4 Common Resume Formats & Which One Will Work For You

It’s often said that you shouldn’t judge a book by its cover. Unfortunately, that’s what happens, most of the time, with job seekers and their resumes.

Everyone knows that there is so much more to people than their initial impressions. However, potential employers judge candidates by their resumes every day, within seconds of glancing through the document.  As a job seeker, you want to offer a resume that tells your story, presents your skills, and allows you to shine for each potential employer.

A resume shouldn’t be a static document that you create once and never touch again (like your own personal Declaration of Independence). Think of it more like a Constitution – a living, breathing document that needs to change and evolve along with you. The best resume format for you at age 25 may not be the best format for when you’re 45.

Let’s explore four standard resume styles and when they work best.

Chronological Resume: Present a clear timeline

Sometimes called the reverse chronological resume, the hallmark of this traditional format is that it presents your work experience from newest to oldest. This resume style is often used by mid-career applicants who want to demonstrate that they are progressing in their fields.

Older job applicants should probably steer clear of the chronological resume, since it magnifies the time you’ve been in the workforce (and possibly out of the workforce due to periods of unemployment). And entry-level candidates straight out of school might not have enough employment history to make this style the right fit. Each of these job seekers might want to consider one of the other formats listed below.

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Who should use a chronological resume?

  • Job seekers who want to show off upward career mobility
  • Job seekers who are applying to jobs in the same or similar industry
  • Job seekers who have a continuity of work progression (no large employment gaps)

Functional Resume: Tailor your skills

In contrast to the chronological resume, the functional resume does not present your work experience in date order. Instead, this style highlights the skills and abilities that you believe are most relevant to the position you are applying for, along with the positions where you developed those skills. It is often used by older applicants who want to try to avoid age bias and also show that they have the experience needed for the job.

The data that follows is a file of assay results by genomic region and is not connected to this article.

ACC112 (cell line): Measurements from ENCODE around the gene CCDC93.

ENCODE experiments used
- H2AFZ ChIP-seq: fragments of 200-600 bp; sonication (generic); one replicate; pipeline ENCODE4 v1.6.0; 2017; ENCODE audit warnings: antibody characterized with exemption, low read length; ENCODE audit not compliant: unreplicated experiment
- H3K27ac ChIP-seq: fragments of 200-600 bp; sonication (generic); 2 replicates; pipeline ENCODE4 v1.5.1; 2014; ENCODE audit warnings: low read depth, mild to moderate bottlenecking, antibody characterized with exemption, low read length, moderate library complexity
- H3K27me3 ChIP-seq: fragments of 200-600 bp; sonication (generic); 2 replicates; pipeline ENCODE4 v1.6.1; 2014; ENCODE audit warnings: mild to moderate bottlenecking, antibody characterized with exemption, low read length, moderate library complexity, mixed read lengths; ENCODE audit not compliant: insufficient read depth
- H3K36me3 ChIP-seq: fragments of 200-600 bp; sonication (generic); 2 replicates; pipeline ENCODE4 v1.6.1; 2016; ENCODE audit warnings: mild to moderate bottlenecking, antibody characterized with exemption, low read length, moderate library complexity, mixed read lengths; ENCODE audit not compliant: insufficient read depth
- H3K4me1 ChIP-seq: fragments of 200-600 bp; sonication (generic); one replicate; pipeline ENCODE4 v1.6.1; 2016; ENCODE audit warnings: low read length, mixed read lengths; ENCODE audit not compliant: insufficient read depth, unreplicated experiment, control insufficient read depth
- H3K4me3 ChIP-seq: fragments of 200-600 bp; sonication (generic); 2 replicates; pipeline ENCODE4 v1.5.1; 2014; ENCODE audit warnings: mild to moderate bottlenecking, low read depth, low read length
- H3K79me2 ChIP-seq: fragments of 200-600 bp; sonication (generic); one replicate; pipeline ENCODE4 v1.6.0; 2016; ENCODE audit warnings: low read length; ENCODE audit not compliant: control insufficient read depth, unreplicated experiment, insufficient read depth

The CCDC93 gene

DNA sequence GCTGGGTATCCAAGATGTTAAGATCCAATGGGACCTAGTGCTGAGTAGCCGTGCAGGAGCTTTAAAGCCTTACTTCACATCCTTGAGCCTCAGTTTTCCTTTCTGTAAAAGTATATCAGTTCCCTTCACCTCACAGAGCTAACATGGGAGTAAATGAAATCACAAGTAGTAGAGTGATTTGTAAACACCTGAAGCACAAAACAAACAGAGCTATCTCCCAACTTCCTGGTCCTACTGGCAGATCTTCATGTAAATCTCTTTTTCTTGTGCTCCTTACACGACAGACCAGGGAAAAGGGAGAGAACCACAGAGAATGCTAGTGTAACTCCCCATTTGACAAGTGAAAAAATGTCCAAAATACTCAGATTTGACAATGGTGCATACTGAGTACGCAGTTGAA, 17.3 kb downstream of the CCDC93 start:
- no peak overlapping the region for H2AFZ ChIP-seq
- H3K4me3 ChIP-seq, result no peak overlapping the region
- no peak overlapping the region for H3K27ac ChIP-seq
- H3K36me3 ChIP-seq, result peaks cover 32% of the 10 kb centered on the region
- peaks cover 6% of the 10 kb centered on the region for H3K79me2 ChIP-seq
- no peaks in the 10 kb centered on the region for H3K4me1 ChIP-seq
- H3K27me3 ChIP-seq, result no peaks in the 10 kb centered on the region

Who should use a functional resume?

  • Job seekers who want to change careers into a new field
  • Job seekers who have large gaps in their employment history
  • Job seekers who want to showcase their skills that are relevant and transferable to the job opening

Combination Resume: The Best of Both Worlds

A combination resume combines the clarity of the chronological resume with the customized style of functional resumes. This resume starts with a summary of professional qualifications where you showcase the skills that are relevant to the job you seek. Then, you can list your work experience and education chronologically, though you don’t have to list every single item – just the highlight reel.

Who should use a chronological resume?

  1. Job seekers who want to transfer to a different career path
  2. Job seekers who have become experts in their field
  3. Job seekers who want to show a well-developed set of skills
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Yes, the combination resume overlaps with the other two styles described above. There may be times when more than one of these formats would work for you.

Curriculum Vitae: For academics & expats

The curriculum vitae, or CV, is not encountered nearly as often as the resume in the U.S. The CV format is usually a longer, more comprehensive document containing your life’s accomplishments. It is often required for academic roles, including college instructors, where long lists of publications, awards, and honors are more relevant than in the rest of the job world.

Who should use a CV?

  1. Job seekers who want to work in academia.
  2. Job seekers who want to work abroad.

Whether you are brand new to the workforce or have a lifetime of experience behind you, there is a resume style that will present your best face to potential employers who are looking for candidates just like you! Check out these sample resume formats, and tailor them to work for you.